The silence in the house felt like a colony of tiny insects crawling over Carrey’s skin. The idea of music or a podcast was revolting. The idea of someone else’s voice in her head. I wonder what Connor and Jamie are doing right now, Carrey thought. She imagined where they lived. She imagined them taking an elevator up to their apartment and holding hands as they looked out over the city. She looked out her own window at the brick wall of a Chinese laundromat. She could see steam coming out of a vent which meant someone was in there working late.
“I want something I’ve felt before but can’t feel now.” The note on her computer was still there. Carrey tried to remember when she wrote it. She must have been drunk. She was drunk a lot these days. It wasn’t doing a lot for her though. She would write a lot when she was drunk, but most of it was crap. When she read over it, it seemed like someone else must have written it. Like that note. What did she mean? What state was she in when she wrote it? She couldn’t remember. What was the feeling?
Flicker, her black cat, came out from somewhere. He liked to stay under the bed for most of the day. When Carrey first brought him home, she opened his carrier and off he went. She couldn’t find him for a bit before she noticed the open window. Carrey panicked. She lived on the fourth floor. Even a cat would be seriously injured jumping out of there. But as she searched the apartment over and over she became more and more convinced that that is exactly what happened. The shelter was going to check in next week and she was going to have to tell them Flicker had run away, or worse. She slammed the window shut and reopened it, wondering if the cat was out on the fire escape. She didn’t want to lock him out. She thought again and shut it. Maybe he was inside after all. She was paralyzed with anxiety. She collapsed on the bed and cried. Everything came up at once. Her parents, her ex boyfriend, Flicker. She was face down in a pillow that was getting wetter and wetter. Then she felt the small furry weight on her back and knew that Flicker, at least, was okay. She lay there dry sobbing for another hour before she could find him a bowl of food and a dish of water.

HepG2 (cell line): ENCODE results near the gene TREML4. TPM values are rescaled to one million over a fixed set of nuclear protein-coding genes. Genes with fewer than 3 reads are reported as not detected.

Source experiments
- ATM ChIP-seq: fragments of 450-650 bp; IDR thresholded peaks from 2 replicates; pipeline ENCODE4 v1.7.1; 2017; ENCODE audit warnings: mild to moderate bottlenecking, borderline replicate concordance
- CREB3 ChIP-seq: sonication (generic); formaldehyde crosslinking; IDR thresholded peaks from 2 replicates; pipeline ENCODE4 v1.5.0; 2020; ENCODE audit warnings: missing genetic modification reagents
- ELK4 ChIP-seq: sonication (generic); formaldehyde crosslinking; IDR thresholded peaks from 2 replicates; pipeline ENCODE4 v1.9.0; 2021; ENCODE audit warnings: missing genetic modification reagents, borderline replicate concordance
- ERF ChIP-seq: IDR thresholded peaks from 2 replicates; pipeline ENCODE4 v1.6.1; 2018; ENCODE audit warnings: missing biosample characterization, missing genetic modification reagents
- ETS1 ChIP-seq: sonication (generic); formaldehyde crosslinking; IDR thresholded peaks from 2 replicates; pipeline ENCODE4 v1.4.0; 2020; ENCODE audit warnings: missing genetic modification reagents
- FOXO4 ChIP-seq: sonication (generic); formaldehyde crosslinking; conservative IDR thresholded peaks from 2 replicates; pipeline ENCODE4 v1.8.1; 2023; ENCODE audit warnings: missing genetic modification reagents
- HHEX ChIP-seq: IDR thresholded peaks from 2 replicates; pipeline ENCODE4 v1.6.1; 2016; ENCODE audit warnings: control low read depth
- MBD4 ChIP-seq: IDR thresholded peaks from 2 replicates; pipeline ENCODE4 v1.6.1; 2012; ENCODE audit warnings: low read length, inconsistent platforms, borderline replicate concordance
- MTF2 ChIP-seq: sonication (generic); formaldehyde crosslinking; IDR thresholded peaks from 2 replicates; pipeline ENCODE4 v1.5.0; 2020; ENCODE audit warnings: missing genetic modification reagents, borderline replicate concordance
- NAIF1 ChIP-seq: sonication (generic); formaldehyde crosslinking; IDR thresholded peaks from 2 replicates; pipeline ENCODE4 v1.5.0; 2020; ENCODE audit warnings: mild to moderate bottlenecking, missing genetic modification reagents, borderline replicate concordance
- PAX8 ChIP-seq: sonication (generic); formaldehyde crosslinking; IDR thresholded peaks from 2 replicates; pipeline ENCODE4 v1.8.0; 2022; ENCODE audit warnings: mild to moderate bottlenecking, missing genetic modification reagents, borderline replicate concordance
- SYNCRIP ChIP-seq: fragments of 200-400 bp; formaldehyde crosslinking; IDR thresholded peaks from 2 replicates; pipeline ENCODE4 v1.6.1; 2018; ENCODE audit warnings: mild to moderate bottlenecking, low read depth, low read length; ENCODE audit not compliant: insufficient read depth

She learned that he loved to hide. His favorite place was under the bed, but he would hide in the closet as well as the pantry and underneath the couch. Sometimes he would hide under the covers of the bed only to leap out and into a different room when she sat down to read.
Carrey invited him up to the bed and he accepted. He fit right in between her arm and her body. He curled up and began to purr, asking to be petted.